I'm now just about at my wit's end. I can't think of why the above wouldn't work and must assume there's a fundamental limitation within Confluence somewhere that I don't know about. Has anyone had cause to carry out work like this before, or need to set up something similar with two different directory profiles pointing to the same directory service but with different filters for a similar purpose?
Help me Obi-Wan Atlassian Answers, you're my only hope!
>when I shifted it above the existing working directory profile in priority everybody logged in with an AD account lost all permissions
I think that's the problem. Let's say I'm nbrough, in group badger in AD1, password mushroom. You have nbrough in AD2 as well, but no badger, and password snake.
I can log in when AD1 is top of the list with nbrough/mushroom. I can't log in with nbrough/mushroom when you reverse them because the system finds nbrough in AD2 first, and mushroom != snake. I can log in with nbrough/snake, but I'm also not going to belong to badger, because that's the other nbrough account. My AD2 account is now "shielding" my AD1 account.
The same "shielding" happens with groups, and the problem you have is here. If I log in as nbrough(AD1), I'm in group "badger (AD1)". If I log in as nbrough(AD2), I can't be in group badger(AD1) because that's in AD1 and not AD2. If you add it to AD2, then that will shield the badger in AD1, and I'll still not have any access because you've now shielded the badger.
The duplicates will block access to the system. If you want to use this setup effectively, then the best you can do is add badger to AD1, and maybe weebl to AD2 as groups and give both groups access to Confluence.
My apologies, you'd think with a post that long I could have been clearer but perhaps I missed this out.
There *is* only one AD environment.
What I'm trying to achieve basically is "conditional" additions to the internal directory in Confluence. More specifically; our Confluence holds two specific types of info, general and technical, and only some staff should see technical info. What I'm trying to achieve is:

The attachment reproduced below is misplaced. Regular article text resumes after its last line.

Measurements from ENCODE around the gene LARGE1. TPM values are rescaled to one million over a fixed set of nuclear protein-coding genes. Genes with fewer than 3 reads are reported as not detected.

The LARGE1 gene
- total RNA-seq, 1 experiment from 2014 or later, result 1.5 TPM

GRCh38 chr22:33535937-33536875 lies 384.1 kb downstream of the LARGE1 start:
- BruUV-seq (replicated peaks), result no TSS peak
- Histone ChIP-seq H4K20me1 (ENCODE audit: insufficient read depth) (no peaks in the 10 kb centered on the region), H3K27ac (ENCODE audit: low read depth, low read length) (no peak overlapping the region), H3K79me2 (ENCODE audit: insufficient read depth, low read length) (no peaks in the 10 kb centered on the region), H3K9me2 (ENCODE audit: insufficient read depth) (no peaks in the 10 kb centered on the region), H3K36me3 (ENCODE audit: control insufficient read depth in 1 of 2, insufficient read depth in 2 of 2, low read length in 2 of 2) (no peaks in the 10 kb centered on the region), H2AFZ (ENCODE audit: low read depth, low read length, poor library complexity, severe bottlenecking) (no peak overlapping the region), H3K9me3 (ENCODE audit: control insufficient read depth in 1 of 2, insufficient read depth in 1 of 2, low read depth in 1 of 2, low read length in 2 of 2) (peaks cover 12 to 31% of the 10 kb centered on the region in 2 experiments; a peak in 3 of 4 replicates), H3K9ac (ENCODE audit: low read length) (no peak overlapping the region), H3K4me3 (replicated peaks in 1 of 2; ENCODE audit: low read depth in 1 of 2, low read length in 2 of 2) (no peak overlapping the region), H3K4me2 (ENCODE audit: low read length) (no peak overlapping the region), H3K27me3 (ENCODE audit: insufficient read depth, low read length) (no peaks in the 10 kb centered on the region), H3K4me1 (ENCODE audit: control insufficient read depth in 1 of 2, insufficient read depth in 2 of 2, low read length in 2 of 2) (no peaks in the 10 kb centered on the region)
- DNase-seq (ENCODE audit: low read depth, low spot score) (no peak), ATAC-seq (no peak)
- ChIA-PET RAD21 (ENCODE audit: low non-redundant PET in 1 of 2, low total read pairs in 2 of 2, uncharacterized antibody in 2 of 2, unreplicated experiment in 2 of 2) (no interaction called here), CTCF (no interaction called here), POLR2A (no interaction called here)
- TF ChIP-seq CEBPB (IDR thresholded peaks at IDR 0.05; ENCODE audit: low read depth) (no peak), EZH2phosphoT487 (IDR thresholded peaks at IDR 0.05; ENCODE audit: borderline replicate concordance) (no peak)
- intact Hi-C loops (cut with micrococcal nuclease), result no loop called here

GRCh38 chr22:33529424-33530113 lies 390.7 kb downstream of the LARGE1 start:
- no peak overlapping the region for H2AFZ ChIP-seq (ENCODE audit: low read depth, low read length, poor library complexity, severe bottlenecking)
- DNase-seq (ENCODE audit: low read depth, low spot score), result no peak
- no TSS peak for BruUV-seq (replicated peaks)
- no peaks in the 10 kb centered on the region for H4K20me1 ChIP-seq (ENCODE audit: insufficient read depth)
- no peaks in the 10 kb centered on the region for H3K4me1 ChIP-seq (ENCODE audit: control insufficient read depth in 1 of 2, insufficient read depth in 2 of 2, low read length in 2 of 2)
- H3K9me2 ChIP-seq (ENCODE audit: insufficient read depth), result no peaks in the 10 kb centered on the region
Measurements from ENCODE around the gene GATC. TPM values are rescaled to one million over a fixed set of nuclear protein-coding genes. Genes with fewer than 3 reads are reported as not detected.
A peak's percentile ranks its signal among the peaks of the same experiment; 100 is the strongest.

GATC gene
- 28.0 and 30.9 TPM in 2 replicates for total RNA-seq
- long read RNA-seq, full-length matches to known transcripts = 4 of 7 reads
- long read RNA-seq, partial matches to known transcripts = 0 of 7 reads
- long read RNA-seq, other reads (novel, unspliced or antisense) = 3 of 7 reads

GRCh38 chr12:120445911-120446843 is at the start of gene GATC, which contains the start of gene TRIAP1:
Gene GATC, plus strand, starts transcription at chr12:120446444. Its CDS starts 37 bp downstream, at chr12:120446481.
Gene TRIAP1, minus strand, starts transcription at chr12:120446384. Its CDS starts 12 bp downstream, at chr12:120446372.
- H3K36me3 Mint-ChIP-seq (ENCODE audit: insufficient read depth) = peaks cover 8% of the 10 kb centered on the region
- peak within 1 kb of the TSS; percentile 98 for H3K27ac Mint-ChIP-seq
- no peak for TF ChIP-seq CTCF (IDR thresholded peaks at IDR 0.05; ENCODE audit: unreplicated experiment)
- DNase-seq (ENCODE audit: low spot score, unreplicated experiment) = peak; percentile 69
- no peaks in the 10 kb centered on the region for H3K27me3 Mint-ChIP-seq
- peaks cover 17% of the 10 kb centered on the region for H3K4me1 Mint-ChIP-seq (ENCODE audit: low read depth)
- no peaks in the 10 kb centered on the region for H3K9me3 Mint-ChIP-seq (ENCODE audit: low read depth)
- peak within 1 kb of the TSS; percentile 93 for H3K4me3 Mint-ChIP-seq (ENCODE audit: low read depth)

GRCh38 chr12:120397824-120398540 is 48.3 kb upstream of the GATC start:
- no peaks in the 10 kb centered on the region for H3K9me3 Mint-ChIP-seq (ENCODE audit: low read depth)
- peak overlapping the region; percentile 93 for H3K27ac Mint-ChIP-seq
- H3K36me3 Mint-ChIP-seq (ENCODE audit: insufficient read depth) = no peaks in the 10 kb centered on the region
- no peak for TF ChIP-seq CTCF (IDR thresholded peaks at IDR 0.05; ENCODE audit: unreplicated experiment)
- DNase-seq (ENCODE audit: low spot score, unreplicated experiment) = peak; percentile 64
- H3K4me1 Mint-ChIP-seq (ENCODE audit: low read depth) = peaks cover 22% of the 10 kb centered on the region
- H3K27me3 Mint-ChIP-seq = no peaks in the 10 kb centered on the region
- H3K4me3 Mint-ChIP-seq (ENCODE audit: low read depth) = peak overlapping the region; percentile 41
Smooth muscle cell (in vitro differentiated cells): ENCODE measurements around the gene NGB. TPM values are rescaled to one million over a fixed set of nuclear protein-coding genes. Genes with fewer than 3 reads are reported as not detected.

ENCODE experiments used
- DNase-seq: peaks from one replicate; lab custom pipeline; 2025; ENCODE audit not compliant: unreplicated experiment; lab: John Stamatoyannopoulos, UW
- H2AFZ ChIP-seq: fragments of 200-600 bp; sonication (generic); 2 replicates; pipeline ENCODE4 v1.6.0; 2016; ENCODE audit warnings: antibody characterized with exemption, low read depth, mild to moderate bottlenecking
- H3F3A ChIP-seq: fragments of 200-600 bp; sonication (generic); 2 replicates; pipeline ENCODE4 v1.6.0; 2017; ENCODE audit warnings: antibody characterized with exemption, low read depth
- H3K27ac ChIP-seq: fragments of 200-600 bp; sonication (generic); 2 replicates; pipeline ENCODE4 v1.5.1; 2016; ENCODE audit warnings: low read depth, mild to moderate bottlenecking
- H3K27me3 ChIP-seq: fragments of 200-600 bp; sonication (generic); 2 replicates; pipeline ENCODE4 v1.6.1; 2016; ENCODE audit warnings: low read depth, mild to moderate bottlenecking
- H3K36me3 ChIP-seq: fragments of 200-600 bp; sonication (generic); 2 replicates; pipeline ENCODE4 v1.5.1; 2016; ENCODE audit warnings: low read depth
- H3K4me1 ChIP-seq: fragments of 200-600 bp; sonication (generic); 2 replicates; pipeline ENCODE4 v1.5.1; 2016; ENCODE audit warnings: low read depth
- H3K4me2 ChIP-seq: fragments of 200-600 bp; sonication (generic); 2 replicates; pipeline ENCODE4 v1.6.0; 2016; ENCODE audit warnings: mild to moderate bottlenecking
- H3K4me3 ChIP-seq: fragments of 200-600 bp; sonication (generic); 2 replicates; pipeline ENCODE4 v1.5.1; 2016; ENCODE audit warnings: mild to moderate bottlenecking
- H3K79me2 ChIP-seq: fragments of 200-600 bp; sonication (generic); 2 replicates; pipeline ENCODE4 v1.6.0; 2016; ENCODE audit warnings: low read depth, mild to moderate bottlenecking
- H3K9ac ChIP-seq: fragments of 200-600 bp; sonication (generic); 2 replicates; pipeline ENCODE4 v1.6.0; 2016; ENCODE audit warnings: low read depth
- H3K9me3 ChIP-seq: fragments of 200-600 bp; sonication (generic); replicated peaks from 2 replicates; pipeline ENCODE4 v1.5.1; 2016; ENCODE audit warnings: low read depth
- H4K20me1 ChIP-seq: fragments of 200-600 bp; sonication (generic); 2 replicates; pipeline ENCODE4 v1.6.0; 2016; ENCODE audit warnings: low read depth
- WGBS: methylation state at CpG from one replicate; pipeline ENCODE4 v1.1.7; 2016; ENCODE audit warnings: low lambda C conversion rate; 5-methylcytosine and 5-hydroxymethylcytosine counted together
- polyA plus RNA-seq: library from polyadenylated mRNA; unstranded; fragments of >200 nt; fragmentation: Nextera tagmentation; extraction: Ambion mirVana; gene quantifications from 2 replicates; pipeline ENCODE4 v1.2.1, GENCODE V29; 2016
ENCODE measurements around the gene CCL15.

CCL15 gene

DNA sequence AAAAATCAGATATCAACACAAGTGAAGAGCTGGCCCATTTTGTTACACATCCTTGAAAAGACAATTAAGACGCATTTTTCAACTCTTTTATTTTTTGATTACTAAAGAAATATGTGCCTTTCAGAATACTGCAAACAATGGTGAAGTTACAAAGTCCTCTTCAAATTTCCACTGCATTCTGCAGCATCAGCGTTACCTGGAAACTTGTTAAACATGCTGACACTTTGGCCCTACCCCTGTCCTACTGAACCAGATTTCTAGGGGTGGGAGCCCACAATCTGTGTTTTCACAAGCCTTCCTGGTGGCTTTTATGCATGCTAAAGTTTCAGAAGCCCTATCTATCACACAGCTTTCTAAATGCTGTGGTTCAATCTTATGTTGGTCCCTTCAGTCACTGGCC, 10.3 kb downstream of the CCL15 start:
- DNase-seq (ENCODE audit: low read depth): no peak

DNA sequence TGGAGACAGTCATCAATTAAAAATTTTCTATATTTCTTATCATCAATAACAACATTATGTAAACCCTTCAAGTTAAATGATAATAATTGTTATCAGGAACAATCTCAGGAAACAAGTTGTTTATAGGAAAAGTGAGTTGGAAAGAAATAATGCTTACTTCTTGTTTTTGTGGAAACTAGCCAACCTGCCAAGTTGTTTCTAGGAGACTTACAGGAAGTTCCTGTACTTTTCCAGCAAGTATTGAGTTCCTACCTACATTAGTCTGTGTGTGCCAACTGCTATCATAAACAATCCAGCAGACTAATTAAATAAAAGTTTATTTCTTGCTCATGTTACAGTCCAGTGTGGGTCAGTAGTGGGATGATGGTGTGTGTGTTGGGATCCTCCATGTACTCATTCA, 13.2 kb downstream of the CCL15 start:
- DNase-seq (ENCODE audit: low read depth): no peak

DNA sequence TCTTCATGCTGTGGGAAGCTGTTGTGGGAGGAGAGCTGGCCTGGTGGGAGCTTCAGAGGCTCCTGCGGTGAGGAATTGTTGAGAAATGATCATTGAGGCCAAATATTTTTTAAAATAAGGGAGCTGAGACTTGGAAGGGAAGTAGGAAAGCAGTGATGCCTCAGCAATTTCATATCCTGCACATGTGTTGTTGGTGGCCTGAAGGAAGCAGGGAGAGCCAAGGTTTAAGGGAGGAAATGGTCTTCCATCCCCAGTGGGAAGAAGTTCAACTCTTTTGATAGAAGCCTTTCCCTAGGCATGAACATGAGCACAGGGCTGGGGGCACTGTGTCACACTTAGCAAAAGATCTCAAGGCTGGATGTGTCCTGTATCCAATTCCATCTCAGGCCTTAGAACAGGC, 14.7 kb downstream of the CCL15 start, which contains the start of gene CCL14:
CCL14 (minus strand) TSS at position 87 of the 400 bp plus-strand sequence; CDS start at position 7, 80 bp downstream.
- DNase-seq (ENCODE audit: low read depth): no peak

Profile 1: If the logging in user exists in the "Technical Users" AD group then add him to both "Confluence Users" & "Confluence Technical Users", the latter giving access to technical info.
The default Confluence behavior from the documentation is that if a match is not made in the highest priority LDAP profile it then fails over to subsequent profiles:
Profile 2: If the logging in user exists in the base "Domain Users" AD group then add him only to "Confluence Users" group which gives access to general info but not technical.
The documentation doesn't expressly document that this is possible, nor does it document that it is not, but from what is said I had no reason to believe that it wasn't as it seems like just plain failover. Before doing this I also tried simply having the one working LDAP profile adding everyone to "Confluence Users" as normal, and then trying to put my "Technical Users" AD group as a member of "Confluence Technical Users" but Confluence doesn't seem to permit that either as I thought that would have been much simpler...
Any subsequent ideas?
Yes, I saw that it's one AD with two "links", but the problem remains the duplicate entries
Confluence sees two directories with duplicates. It does not "fail over", because it sees the users as different entries, even when they have the same login.